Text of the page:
Khorasani was among the last few of those who had survived and thrived for over a decade since 2007 when TTP was formed.

New Delhi: The killing of Tehreek-e-Taliban Pakistan (TTP) commander Omar Khalid Khorasani in a roadside blast targeting his convoy in eastern Afghanistan on the night of 7 August, along with three other leaders of the said group, has brought to the fore the emerging fault lines among the armed group that is right now engaged in a prolonged Taliban meditated peace talk with the Pakistan military.
The death of Khorasani becomes important as he was among the last few of those who had survived and thrived for more than one decade since 2007 when TTP was formed and had a significant following among those who sympathise with the TTP. Significantly, he survived multiple large-scale Pakistan army operations that were carried out to eliminate the TTP leaders, but was killed during the time when there was a ceasefire between the TTP and the army. As per a recent United Nations report, Khorasani was among the three deputies of TTP chief Noor Wali Mehsud. It has emerged that Khorasani, who was carrying $3 million on his head, was against the way the peace talks were shaping as he believed that the present TTP chief Noor Wali Mehsud was capitulating to the “excessive” demands of the Pakistan army due to the pressure that was being brought on to him by the Taliban leadership led by the Haqqani network.
The Haqqani network for long, as per the claims made by TTP insiders and as per inputs by global intelligence agencies, was working as a “pro-Pakistan military” entity. The said “anti-talk” stand that was being taken by Khorasani, former and present TTP personnel claimed, was the reason behind his death.
On 9 August, the TTP in its official press release, stated that Khorasani was killed by the “enemy” without taking the name of who this enemy was. TTP personnel who spoke to The Sunday Guardian said that the said attack, which was carried out in the Barmal district of Paktika province of Afghanistan that lies on the AfPak border, was carried out on the orders of the Pakistan intelligence agency, the Directorate of Inter-Services Intelligence (ISI).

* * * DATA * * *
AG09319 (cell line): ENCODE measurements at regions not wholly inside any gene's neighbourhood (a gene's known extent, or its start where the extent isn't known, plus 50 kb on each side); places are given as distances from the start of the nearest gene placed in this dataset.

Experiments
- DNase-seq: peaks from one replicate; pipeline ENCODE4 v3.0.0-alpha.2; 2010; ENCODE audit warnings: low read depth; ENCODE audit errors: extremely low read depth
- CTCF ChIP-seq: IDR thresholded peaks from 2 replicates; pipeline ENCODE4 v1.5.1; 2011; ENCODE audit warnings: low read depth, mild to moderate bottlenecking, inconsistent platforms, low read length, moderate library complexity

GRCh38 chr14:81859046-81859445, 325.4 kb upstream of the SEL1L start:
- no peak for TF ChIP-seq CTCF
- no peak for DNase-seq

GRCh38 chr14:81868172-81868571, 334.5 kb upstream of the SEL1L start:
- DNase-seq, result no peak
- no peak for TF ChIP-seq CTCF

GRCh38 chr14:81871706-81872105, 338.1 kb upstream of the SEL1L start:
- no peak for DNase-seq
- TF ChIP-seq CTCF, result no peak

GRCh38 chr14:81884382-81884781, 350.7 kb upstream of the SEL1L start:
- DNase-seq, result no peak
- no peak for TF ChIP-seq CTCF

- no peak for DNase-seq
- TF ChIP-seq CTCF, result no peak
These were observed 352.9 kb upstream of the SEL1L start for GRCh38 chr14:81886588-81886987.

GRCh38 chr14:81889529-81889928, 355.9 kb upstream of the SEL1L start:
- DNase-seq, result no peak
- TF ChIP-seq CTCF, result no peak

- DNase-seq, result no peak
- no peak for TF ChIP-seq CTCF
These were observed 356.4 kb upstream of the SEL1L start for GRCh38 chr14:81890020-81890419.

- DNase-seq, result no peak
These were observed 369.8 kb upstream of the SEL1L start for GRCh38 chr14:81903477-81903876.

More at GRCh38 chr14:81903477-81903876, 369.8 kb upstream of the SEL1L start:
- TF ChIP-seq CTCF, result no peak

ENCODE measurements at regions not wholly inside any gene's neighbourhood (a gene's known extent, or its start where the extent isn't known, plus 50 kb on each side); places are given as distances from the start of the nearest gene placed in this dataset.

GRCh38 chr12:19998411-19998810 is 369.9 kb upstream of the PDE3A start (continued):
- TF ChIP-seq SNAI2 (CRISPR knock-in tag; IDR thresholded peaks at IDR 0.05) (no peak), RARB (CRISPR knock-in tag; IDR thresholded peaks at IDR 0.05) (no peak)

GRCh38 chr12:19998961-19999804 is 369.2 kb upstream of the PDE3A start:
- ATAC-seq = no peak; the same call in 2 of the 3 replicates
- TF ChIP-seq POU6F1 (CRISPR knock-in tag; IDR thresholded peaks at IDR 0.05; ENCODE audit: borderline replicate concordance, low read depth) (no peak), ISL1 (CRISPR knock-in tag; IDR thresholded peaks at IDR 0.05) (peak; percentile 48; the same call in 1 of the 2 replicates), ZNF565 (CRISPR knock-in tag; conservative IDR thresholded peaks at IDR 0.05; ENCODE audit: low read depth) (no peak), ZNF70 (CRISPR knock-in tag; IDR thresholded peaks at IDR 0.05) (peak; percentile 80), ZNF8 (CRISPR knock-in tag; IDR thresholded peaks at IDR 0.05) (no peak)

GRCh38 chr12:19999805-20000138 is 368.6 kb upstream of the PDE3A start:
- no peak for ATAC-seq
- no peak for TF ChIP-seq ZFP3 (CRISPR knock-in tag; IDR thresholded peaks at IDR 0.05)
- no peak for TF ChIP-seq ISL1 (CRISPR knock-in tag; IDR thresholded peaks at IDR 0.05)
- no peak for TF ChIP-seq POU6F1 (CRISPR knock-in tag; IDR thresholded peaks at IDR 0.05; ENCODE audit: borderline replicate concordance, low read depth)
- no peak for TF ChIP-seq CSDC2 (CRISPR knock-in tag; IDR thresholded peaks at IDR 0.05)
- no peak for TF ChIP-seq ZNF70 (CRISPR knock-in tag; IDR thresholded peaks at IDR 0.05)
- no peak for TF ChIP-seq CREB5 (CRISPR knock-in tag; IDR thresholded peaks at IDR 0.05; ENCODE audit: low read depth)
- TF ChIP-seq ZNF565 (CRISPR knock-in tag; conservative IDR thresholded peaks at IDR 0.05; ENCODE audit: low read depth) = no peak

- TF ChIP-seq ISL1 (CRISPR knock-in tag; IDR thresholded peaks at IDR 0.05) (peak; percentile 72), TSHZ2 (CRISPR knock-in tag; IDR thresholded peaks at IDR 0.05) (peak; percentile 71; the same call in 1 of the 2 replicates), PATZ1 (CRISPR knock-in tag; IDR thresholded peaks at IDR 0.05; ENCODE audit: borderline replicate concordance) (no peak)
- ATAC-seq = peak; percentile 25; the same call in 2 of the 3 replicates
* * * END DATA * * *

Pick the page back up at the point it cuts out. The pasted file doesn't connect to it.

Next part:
This was done to remove, they claimed, the only “super” commander of the TTP who was resisting the conditions that were being imposed by the Pakistan army and to give a message to other TTP commanders that they, too, can meet the same fate if they do not accept the condition for the peace talks that are being dictated by the army.
Former TTP spokesperson, Ehsanullah Ehsan, who was counted as among the closest associate of Khorasani, on 9 August, while quoting the TTP press release, tweeted that the TTP has “lost” (its fight against the Pakistan army) as it could not even name his murderer. “If you cannot talk about the revenge of your most senior commander, cannot name his murderer, cannot refuse to negotiate with his murderers, cannot end the ceasefire in which he was martyred, understand that you have compromised with the enemy and lost.”
The talks between the TTP and the army, which has been taking place in Afghanistan since October last year and reached a concrete position in May this year, is being brokered by Taliban Afghanistan chief Sirrajuddin Haqqani. The killing of Khorasani, according to two different theories emerging from Kabul, where the peace talks are taking place, can either force the TTP chief Mehsud to agree to all the conditions that the army has been asking him to accept or it might force him to walk out of the talks in view of the anger among the TTP cadre over the killing of one of their most popular commander and begin carrying out a large scale “war” against the Pakistan army while ignoring the threat from the Taliban and Haqqanis.
However, the second option comes with considerable risk to the TTP as it is expected that if the Taliban decides to side with the Pakistan army, then the TTP will lose much of its capability to carry out attacks against the Pakistan army which it does by moving in and out of the Afghanistan border.